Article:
CHICAGO – Illinois presented a plan to fix a host of problems at six state juvenile detention centers, among them proposals to increase time in the classroom and ban solitary confinement as discipline, after the state was sued a year and a half ago for poor treatment of incarcerated youths.
The plan, submitted jointly by the Department of Juvenile Justice and the American Civil Liberties Union in Northern District Court, addresses a slew of problems outlined by a panel of experts in September after a lengthy investigation into conditions at the facilities. It's part of the settlement of a lawsuit filed by ACLU in 2012.
Some of the measures requiring new spending face an uncertain future because of the state's budget problems. Illinois faces an estimated $1.5 billion loss in revenue due to the scheduled expiration of the state's temporary tax increase in January 2015.
Youths would be required to have a five-hour school day, with student-teacher ratios of no higher than 10:1 in classes, under the plan. The panel of experts found in September that students were often doing institutional work instead of studying, in part because of a number of teaching and support-staff vacancies.
"There are two ways the state of Illinois can meet the youth to staff ratios in the plan," Adam Schwartz, senior legal counsel for the ACLU said. "One can be to reduce the number of youths who are locked up in these places. The other would be to increase the number of staff. By far the less expensive solution ... would be to lock fewer of these youths up."
Department of Juvenile Justice spokeswoman Alka Nayyar said the agency was "pleased to reach an agreement without further litigation and be moving forward."
The panel's September report had described incarcerated teens mowing lawns during the school day, being improperly medicated and routinely subjected to more solitary confinement than necessary at the Kewanee, St. Charles, Warrenville, Chicago, Harrisburg and Pere Marquette. It also found youths being kept at detention facilities after release dates because state officials could not find them outside housing.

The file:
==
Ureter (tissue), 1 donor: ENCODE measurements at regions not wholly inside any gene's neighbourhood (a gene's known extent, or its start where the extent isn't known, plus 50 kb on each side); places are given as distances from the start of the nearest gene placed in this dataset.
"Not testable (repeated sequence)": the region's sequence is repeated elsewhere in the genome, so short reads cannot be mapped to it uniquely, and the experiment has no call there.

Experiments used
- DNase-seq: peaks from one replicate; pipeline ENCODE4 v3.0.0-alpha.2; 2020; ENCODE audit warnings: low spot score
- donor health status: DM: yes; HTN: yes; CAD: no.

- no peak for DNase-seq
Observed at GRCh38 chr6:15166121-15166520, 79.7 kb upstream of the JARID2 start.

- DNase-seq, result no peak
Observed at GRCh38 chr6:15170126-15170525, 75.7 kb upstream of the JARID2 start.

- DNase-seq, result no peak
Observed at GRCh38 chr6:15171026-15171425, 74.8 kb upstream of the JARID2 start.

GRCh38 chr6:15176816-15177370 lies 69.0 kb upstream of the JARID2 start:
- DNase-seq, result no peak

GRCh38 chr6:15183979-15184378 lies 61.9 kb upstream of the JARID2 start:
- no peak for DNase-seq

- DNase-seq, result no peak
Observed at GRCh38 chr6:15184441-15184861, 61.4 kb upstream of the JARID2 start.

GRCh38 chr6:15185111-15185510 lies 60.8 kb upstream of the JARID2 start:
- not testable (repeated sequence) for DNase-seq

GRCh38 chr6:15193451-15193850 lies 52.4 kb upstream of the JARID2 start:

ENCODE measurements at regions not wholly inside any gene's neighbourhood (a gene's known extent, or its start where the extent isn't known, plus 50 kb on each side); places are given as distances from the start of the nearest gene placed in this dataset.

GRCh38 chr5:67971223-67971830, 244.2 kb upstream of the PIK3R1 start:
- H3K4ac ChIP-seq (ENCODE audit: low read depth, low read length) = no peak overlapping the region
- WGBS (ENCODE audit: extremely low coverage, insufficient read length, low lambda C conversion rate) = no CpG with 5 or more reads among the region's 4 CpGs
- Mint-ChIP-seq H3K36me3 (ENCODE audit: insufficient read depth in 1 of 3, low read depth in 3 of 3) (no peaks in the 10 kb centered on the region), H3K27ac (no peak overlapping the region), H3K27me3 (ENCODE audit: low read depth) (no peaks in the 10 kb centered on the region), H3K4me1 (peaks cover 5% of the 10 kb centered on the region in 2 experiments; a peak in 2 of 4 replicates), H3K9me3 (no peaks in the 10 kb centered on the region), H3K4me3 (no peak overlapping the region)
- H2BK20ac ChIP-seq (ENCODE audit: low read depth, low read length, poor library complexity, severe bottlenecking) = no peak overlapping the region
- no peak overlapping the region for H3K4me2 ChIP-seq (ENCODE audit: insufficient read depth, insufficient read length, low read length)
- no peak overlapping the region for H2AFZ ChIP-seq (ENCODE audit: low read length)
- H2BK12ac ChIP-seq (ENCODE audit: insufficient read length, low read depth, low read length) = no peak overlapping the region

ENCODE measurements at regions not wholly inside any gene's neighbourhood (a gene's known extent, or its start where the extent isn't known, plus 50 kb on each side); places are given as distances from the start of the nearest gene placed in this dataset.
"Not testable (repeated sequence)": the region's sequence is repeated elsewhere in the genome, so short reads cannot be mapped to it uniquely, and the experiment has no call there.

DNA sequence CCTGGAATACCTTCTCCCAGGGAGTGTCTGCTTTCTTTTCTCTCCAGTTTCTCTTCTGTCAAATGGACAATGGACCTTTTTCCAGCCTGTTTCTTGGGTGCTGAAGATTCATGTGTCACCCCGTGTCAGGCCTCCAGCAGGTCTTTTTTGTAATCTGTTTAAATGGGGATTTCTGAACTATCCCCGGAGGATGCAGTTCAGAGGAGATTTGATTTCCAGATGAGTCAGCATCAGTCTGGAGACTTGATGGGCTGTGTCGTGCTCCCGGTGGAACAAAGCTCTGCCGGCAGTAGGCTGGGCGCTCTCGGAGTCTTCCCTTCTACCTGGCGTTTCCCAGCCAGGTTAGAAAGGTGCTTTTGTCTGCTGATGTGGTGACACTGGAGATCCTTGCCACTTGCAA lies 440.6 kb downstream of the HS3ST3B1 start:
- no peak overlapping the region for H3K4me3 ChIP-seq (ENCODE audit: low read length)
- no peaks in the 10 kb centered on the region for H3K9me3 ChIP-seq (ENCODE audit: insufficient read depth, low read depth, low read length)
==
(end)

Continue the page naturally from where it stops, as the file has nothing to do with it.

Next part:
The remedial plan filed with the courts on Friday would require incarcerated youths to spend eight hours per day, not counting time spent showering or at meals, outside of their rooms.
To address a void in mental health services identified by the experts, the department would be required to hire a child and teen psychologist to oversee services for all six facilities, and increase both mental health and security staffing levels at the detention centers.
The plan bans the use of solitary confinement for disciplinary reasons, after the report from experts said youths were sometimes placed in solitary confinement for as much as 22 hours a day.
It also would require staff to be trained to better protect gay, lesbian and transgender youths from violence and harassment, and mandates case-by-case decisions for where to house transgender youth and for whether to begin hormone treatment therapy for them.
If Judge Matthew Kennelly approves the remedial plan in the coming weeks, its rollout would be monitored and enforced by court-appointed experts over coming months. Kennelly is expected to give guidance about how he wants to proceed with the plan at a status hearing in Chicago next week.